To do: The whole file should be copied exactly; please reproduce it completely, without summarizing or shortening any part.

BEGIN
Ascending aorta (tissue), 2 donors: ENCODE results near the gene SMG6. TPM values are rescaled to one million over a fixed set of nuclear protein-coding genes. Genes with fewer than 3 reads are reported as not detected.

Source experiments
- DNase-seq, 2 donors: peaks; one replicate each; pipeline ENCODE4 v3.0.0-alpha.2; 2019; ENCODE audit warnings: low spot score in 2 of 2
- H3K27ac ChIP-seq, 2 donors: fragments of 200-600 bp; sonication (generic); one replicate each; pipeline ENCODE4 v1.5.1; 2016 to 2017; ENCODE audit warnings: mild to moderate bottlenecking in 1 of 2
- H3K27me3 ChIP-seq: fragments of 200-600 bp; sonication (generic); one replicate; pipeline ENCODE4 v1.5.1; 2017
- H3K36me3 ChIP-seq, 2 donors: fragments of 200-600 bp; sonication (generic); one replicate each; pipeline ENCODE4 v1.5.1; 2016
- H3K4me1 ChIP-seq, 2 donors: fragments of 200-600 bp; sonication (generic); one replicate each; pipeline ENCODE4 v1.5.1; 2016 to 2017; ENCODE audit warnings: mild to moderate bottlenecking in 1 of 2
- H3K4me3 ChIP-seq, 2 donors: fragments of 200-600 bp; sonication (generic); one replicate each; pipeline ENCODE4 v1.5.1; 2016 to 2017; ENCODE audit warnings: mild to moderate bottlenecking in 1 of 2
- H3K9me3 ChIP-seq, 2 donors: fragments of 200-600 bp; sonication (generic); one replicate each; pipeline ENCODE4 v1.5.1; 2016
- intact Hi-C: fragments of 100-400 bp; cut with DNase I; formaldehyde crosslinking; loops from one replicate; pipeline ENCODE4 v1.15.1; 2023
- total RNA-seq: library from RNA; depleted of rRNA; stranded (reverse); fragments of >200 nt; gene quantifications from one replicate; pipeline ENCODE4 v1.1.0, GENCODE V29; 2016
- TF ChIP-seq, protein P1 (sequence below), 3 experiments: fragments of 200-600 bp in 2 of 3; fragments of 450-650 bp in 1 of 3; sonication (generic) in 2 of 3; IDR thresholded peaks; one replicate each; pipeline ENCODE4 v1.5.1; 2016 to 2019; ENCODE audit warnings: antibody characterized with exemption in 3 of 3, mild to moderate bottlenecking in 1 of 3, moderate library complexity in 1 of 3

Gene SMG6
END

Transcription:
Ascending aorta (tissue), 2 donors: ENCODE results near the gene SMG6. TPM values are rescaled to one million over a fixed set of nuclear protein-coding genes. Genes with fewer than 3 reads are reported as not detected.

Source experiments
- DNase-seq, 2 donors: peaks; one replicate each; pipeline ENCODE4 v3.0.0-alpha.2; 2019; ENCODE audit warnings: low spot score in 2 of 2
- H3K27ac ChIP-seq, 2 donors: fragments of 200-600 bp; sonication (generic); one replicate each; pipeline ENCODE4 v1.5.1; 2016 to 2017; ENCODE audit warnings: mild to moderate bottlenecking in 1 of 2
- H3K27me3 ChIP-seq: fragments of 200-600 bp; sonication (generic); one replicate; pipeline ENCODE4 v1.5.1; 2017
- H3K36me3 ChIP-seq, 2 donors: fragments of 200-600 bp; sonication (generic); one replicate each; pipeline ENCODE4 v1.5.1; 2016
- H3K4me1 ChIP-seq, 2 donors: fragments of 200-600 bp; sonication (generic); one replicate each; pipeline ENCODE4 v1.5.1; 2016 to 2017; ENCODE audit warnings: mild to moderate bottlenecking in 1 of 2
- H3K4me3 ChIP-seq, 2 donors: fragments of 200-600 bp; sonication (generic); one replicate each; pipeline ENCODE4 v1.5.1; 2016 to 2017; ENCODE audit warnings: mild to moderate bottlenecking in 1 of 2
- H3K9me3 ChIP-seq, 2 donors: fragments of 200-600 bp; sonication (generic); one replicate each; pipeline ENCODE4 v1.5.1; 2016
- intact Hi-C: fragments of 100-400 bp; cut with DNase I; formaldehyde crosslinking; loops from one replicate; pipeline ENCODE4 v1.15.1; 2023
- total RNA-seq: library from RNA; depleted of rRNA; stranded (reverse); fragments of >200 nt; gene quantifications from one replicate; pipeline ENCODE4 v1.1.0, GENCODE V29; 2016
- TF ChIP-seq, protein P1 (sequence below), 3 experiments: fragments of 200-600 bp in 2 of 3; fragments of 450-650 bp in 1 of 3; sonication (generic) in 2 of 3; IDR thresholded peaks; one replicate each; pipeline ENCODE4 v1.5.1; 2016 to 2019; ENCODE audit warnings: antibody characterized with exemption in 3 of 3, mild to moderate bottlenecking in 1 of 3, moderate library complexity in 1 of 3

Gene SMG6